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Macomb County Law Blog

How a criminal record puts you in a second prison

You are convicted of a crime, you go to jail and you do your time. You get out, excited to get your life back on track. However, you suddenly begin to realize just how many obstacles you may face.

For example, you could find that some of your basic rights have been taken away. You may not be able to own a gun, for example, or vote. You may have to go without your driver's license for a time.

Creating a co-parenting plan is best for your family

Family courts are encouraging both parents to be involved in the children’s lives after a divorce. In fact, the legislature is considering changes to the way child custody is determined in Michigan. Instead of assuming that the mother is the primary caregiver, judges would have to start a case by assuming both parents would have joint custody rights. Research shows that children who have both parents involved do better in school, have higher self-esteem and are more emotionally stable. 

Although the court can implement a custody plan for your post-divorce family, it is typically better for the parents to work out this plan together. Even though emotions might be high, by focusing on the needs of the children, two parents can come together and find the best way for the children to maintain relationships with each of them. One thing that most parents agree on is that they do want what is best for the children. 

Electronic communication can play a role in your divorce

Electronic communication is everywhere. You probably text as much as you call, if not more. You likely use social media to keep in touch with people you never see in real life. You probably send email messages vastly more than snail mail.

If you're getting divorced, all of these things can play a role.

Michigan preparing for potential change to child custody laws

Changes could be coming soon to the way that child custody cases are handled in Michigan. New legislation is going to be considered, making it mandatory for judges to start their cases with the assumption that both parents will be given joint custody rights. This means time with the children and obligations would be split.

The idea behind the new measure is simply that children are better off when both parents remain involved, even when they are not married. Since courts are supposed to seek solutions with the children's best interests as their main focus, this measure would attempt to keep joint custody in place more often.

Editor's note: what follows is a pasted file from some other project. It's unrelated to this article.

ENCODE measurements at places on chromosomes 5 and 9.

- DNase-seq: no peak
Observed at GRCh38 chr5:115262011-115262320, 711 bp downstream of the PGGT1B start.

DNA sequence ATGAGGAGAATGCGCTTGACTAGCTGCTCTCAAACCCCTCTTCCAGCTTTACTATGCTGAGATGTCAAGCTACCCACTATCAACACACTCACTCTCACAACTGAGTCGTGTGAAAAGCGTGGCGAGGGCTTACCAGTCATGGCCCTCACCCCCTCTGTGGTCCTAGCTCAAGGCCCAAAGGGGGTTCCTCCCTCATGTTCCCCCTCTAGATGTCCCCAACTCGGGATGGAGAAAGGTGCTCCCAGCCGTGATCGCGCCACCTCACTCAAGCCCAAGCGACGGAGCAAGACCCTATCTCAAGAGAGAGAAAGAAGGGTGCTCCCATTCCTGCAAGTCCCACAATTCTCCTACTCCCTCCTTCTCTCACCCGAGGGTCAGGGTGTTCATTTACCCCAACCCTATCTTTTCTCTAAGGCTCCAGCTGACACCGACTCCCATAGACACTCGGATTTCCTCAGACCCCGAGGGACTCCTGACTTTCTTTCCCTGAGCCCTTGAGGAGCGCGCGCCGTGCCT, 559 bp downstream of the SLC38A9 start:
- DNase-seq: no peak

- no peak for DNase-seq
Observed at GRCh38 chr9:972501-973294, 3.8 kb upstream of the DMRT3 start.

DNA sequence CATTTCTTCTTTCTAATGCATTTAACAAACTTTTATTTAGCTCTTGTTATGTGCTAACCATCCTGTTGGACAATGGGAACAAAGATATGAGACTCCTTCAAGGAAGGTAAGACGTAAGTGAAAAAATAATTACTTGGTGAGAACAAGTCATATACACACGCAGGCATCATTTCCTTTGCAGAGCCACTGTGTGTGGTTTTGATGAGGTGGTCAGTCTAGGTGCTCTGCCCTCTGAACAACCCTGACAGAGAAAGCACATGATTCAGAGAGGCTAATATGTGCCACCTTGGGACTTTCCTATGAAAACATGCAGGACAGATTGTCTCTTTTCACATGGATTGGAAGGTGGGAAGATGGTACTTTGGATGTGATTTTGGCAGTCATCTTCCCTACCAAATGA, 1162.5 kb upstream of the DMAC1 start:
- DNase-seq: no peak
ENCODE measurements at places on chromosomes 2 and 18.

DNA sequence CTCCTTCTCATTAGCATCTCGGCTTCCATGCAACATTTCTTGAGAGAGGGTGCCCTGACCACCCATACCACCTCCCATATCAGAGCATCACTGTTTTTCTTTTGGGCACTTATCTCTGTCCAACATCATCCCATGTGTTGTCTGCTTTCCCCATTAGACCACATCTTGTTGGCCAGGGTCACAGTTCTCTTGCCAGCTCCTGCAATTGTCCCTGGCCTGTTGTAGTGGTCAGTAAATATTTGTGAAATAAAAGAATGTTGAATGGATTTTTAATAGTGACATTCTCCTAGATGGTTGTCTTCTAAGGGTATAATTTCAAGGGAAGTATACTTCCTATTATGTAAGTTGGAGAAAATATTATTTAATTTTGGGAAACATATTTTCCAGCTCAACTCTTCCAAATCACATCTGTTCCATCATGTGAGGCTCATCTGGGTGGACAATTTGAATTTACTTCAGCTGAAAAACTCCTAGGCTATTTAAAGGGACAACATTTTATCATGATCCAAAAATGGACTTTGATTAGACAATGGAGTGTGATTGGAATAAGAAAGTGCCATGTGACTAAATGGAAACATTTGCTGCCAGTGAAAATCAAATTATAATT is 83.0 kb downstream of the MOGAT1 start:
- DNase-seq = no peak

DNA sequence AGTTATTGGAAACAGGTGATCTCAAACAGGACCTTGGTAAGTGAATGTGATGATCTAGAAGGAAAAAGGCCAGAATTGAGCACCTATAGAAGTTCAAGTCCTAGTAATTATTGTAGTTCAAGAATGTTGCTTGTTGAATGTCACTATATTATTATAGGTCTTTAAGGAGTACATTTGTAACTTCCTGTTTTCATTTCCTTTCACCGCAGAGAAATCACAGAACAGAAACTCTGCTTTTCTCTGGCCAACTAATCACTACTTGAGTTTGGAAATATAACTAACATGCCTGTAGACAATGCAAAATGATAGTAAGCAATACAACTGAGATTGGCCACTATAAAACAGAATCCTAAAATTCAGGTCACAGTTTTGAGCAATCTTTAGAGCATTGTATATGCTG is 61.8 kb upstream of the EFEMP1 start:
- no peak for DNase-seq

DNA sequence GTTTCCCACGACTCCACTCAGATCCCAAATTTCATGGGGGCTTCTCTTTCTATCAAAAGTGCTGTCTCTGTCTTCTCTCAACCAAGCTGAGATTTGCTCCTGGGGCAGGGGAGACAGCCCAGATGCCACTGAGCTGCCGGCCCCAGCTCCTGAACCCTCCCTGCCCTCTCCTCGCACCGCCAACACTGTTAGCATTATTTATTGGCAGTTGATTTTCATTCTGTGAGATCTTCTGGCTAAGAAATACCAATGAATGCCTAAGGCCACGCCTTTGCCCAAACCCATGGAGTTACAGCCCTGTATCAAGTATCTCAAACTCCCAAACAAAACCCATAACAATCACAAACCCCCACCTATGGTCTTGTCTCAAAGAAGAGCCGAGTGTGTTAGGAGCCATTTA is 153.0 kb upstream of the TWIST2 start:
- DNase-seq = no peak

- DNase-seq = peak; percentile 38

How can you cut back on the visitation drama this summer?

Summer gives you and your children a lot of opportunities. They have more free time, and you may decide to use it for trips, vacations, longer visits and more. This was true when you and your ex were married, and it's still true even though you're divorced.

Of course, the summer can also create more visitation drama. You and your ex both want those extended hours, trips, vacations and other alterations to the standard schedule that is so easy to follow during the school year.

2 people killed when speeding sports car lands on top of them

A 21-year-old woman in Detroit, Michigan, was killed in a freak car accident reportedly caused by a reckless, speeding driver.

According to police, a 37-year-old man was behind the wheel of a Chevy Camaro, breaking the speed limit, when he slammed into a curb. The impact threw the small sports car into the air.

What is a good faith reason to move with a child?

Relocating with a child, after divorce, can be difficult. If you and your ex both have custody rights, moving can sometimes violate those rights. If your ex wants to stay in Michigan, for example, but you're hoping to move to Texas, it's fairly clear that moving with the child will mean your ex won't see him or her as often -- if at all.

Therefore, to get permission to relocate, you are sometimes asked for a "good faith" reason. This can be asked for more than just your ex's benefit. The court may also consider your child's social stability, school situation and emotional state, among other things.

3 reasons why you need an attorney

When facing criminal charges in Michigan, you may feel tempted to avoid hiring an attorney because of your finances. But you should take into consideration the cost and long-term implications that come with representing yourself or using a public defender. No matter the seriousness of the crime or the penalties you face, a good criminal defense attorney can be an invaluable source of guidance during this trying time in your life.

Learn why it is beneficial for you to hire an attorney anytime you face criminal charges.

Key facts about Michigan's marijuana laws

If you're ever accused of possessing or selling marijuana in Michigan, it's crucial to understand the state's drug laws. This is especially true if you don't think you broke the law -- perhaps you thought you had legally obtained the marijuana based on medical needs -- but is always important regardless of the facts of the case.

First of all, illegal possession in Michigan is a misdemeanor. The penalty could net you an entire year behind bars, however. On top of that, you could be fined as much as $2,000. Don't let the fact that it's a misdemeanor make you think the ramifications aren't serious.

Issues that make joint custody more complicated

Joint custody sounds, in many ways, like the obvious answer during a divorce with children. You're both the children's parents, and joint custody allows you both to stay involved and to help with the responsibilities and obligations that come with raising those kids.

However, there are issues that can make it very implicated. Some oft-cited examples include:

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